The Regulations require that a person attending to a farmed animal must be acquainted with any relevant animal welfare guidance relating to the animal being attended to and have access to a copy of the guidance and have received appropriate instruction.

The new guidance documents replaced outdated Codes of Practice, with the intention that the guidance would be easier to update as necessary to take account of changes in legislation or best practice recommendations, without the parliamentary process required for approval of Codes of Practice.

The guidance documents were developed collaboratively through consultation with stakeholders from the farming sector and animal welfare groups, as well as the UK Animal Welfare Committee. Work on draft guidance for pigs was commenced in 2019, but was put on hold in 2020 because of other priorities during the Covid pandemic.

Mandatory Use of Closed Circuit Television in Slaughterhouses (Scotland) Regulations 2020

These Regulations require operators of slaughterhouses Scotland to install and operate a closed circuit television system in all areas where live animals are present. CCTV footage must be retained for a period of 90 days. Persons authorised by Food Standards Scotland have powers to require compliance with these Regulations. This includes powers of inspection and seizure and powers to serve enforcement notices.

The Regulations came into force on 1 July 2021. Similar legislation has been in force in England since 2019.

Scottish Animal Welfare Commission Regulations 2020

These Regulations established the Scottish Animal Welfare Commission under the Animal Health and Welfare (Scotland) Act 2006 to consider and provide advice on the welfare of protected animals. The definition of "protected animals" in the 2006 Act excludes wild animals unless under the control of man on a permanent or temporary basis. The function of providing advice on the protection of wildlife under section 23 of the Wildlife and Countryside Act 1981 was assigned by Ministerial declaration.

The Regulations provide for the Commission's functions, general powers, appointment of members by the Scottish Ministers, expenses and resources. They require publication of an annual report and a workplan.

The Commission has a remit to focus on the welfare of wild and companion animals. The Commission will only consider areas that are within the normal current remit of the UK Animal Welfare Committee and the UK Zoo Expert Committee where these relate to the overall responsibility to consider the welfare needs of sentient animals in all areas of Scottish Government policy or at the specific request of the Minister. The Commission will not consider matters that are reserved to the UK Government, including the welfare of animals used in scientific procedures.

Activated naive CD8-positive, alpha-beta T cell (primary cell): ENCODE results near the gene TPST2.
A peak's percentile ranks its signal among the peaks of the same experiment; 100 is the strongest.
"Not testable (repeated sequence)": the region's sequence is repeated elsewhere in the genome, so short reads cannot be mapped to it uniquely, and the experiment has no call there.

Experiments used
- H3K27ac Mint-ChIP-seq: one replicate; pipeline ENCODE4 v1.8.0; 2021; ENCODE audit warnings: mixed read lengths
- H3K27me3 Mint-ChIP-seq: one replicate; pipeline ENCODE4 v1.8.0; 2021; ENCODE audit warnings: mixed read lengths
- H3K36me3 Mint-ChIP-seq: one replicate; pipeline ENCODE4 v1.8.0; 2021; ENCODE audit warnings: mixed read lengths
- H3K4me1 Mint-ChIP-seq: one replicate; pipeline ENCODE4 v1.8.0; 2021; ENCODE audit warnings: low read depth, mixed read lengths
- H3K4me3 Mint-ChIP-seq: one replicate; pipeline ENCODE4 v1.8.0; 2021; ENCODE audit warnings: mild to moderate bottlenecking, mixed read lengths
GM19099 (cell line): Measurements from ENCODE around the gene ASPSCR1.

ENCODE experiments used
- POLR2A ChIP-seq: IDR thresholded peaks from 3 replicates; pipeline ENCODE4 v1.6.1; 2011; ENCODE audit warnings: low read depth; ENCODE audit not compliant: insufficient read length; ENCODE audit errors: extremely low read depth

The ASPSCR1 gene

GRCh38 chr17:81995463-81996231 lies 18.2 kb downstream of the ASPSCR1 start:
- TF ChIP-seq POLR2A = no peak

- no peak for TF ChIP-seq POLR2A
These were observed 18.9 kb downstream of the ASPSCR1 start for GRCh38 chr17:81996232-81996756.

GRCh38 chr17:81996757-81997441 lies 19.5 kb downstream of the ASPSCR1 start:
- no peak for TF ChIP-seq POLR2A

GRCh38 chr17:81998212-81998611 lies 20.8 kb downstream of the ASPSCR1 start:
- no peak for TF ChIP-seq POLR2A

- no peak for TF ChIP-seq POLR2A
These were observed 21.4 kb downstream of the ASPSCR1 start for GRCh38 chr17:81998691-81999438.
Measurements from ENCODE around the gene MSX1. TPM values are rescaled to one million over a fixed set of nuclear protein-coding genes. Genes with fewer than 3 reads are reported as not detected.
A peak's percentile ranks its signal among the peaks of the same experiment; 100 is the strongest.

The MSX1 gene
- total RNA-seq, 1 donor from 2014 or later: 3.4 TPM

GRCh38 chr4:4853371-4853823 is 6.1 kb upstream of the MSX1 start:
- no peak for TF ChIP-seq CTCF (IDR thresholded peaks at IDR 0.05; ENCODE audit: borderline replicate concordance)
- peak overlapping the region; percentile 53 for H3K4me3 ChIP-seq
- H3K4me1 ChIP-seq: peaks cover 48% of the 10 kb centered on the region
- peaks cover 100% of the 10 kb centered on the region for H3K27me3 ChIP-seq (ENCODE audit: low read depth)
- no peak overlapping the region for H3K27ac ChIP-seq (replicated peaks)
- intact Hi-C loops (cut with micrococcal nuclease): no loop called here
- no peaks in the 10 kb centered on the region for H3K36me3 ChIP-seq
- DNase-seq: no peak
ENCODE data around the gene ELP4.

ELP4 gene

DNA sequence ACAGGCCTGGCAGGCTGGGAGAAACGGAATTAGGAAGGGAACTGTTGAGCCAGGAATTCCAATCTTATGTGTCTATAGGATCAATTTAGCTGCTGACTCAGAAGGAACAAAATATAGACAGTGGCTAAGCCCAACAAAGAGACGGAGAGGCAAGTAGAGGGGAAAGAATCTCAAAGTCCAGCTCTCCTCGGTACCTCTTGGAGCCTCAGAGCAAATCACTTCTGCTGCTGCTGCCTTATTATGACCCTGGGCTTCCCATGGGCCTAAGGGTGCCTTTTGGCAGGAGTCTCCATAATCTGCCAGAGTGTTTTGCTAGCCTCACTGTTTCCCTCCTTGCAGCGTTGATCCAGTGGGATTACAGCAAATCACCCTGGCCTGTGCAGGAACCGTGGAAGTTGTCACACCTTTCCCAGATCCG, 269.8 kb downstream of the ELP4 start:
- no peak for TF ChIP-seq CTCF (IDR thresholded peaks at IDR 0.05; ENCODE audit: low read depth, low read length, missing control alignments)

The Commission is expected to provide written reports and opinions to Scottish Ministers giving practical recommendations based on scientific evidence and ethical considerations on the welfare of sentient animals in Scotland, and the impact of policy on welfare.

Members of the Commission were recruited and appointed in 2020. Scottish Government provides the secretariat for the Commission.

Animals and Wildlife (Penalties, Protections and Powers) (Scotland) Act 2020

This Act significantly updates the Animal Health and Welfare (Scotland) Act 2006 and various pieces of wildlife legislation. It increases maximum available penalties for the most serious animal welfare and wildlife crime offences to 5 years imprisonment and/or an unlimited fine, introducing the possibility of trial by indictment which has the effect of removing the previous time bar for bringing prosecutions of 6 months under summary proceedings for these offences. This is expected to be a significant benefit for enforcement authorities as gathering sufficient evidence to present to the Crown Office and Procurator Fiscal Service in good time can be challenging in complex cases.